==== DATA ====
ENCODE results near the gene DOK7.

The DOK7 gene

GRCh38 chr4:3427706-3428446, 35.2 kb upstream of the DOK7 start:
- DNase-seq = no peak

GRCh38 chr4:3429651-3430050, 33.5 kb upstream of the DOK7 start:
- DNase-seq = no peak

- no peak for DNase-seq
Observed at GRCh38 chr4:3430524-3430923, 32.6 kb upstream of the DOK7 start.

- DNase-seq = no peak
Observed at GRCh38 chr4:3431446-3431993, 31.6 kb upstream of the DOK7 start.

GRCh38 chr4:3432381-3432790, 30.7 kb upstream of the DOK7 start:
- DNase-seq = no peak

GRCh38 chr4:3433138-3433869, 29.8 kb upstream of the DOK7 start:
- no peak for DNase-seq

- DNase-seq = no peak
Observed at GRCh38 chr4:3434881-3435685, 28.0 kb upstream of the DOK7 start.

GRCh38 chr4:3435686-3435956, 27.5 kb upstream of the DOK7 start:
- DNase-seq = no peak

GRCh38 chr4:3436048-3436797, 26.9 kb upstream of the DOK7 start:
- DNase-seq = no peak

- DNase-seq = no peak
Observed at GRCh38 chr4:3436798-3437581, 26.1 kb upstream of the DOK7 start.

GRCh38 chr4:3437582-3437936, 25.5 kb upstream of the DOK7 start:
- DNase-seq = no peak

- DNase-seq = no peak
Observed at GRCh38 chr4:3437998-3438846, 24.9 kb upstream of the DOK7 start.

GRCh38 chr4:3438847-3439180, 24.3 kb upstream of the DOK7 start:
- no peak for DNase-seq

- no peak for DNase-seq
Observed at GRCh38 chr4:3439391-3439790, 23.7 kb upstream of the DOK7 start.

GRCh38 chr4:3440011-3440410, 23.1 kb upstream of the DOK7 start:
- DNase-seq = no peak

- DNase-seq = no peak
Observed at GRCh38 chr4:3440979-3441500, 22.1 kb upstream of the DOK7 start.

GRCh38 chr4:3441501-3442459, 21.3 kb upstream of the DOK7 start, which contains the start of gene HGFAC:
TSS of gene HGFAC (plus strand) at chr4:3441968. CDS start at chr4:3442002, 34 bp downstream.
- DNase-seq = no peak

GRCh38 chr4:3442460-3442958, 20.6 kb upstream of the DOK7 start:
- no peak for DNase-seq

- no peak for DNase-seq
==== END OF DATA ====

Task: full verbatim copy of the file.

ENCODE results near the gene DOK7.

The DOK7 gene

GRCh38 chr4:3427706-3428446, 35.2 kb upstream of the DOK7 start:
- DNase-seq = no peak

GRCh38 chr4:3429651-3430050, 33.5 kb upstream of the DOK7 start:
- DNase-seq = no peak

- no peak for DNase-seq
Observed at GRCh38 chr4:3430524-3430923, 32.6 kb upstream of the DOK7 start.

- DNase-seq = no peak
Observed at GRCh38 chr4:3431446-3431993, 31.6 kb upstream of the DOK7 start.

GRCh38 chr4:3432381-3432790, 30.7 kb upstream of the DOK7 start:
- DNase-seq = no peak

GRCh38 chr4:3433138-3433869, 29.8 kb upstream of the DOK7 start:
- no peak for DNase-seq

- DNase-seq = no peak
Observed at GRCh38 chr4:3434881-3435685, 28.0 kb upstream of the DOK7 start.

GRCh38 chr4:3435686-3435956, 27.5 kb upstream of the DOK7 start:
- DNase-seq = no peak

GRCh38 chr4:3436048-3436797, 26.9 kb upstream of the DOK7 start:
- DNase-seq = no peak

- DNase-seq = no peak
Observed at GRCh38 chr4:3436798-3437581, 26.1 kb upstream of the DOK7 start.

GRCh38 chr4:3437582-3437936, 25.5 kb upstream of the DOK7 start:
- DNase-seq = no peak

- DNase-seq = no peak
Observed at GRCh38 chr4:3437998-3438846, 24.9 kb upstream of the DOK7 start.

GRCh38 chr4:3438847-3439180, 24.3 kb upstream of the DOK7 start:
- no peak for DNase-seq

- no peak for DNase-seq
Observed at GRCh38 chr4:3439391-3439790, 23.7 kb upstream of the DOK7 start.

GRCh38 chr4:3440011-3440410, 23.1 kb upstream of the DOK7 start:
- DNase-seq = no peak

- DNase-seq = no peak
Observed at GRCh38 chr4:3440979-3441500, 22.1 kb upstream of the DOK7 start.

GRCh38 chr4:3441501-3442459, 21.3 kb upstream of the DOK7 start, which contains the start of gene HGFAC:
TSS of gene HGFAC (plus strand) at chr4:3441968. CDS start at chr4:3442002, 34 bp downstream.
- DNase-seq = no peak

GRCh38 chr4:3442460-3442958, 20.6 kb upstream of the DOK7 start:
- no peak for DNase-seq

- no peak for DNase-seq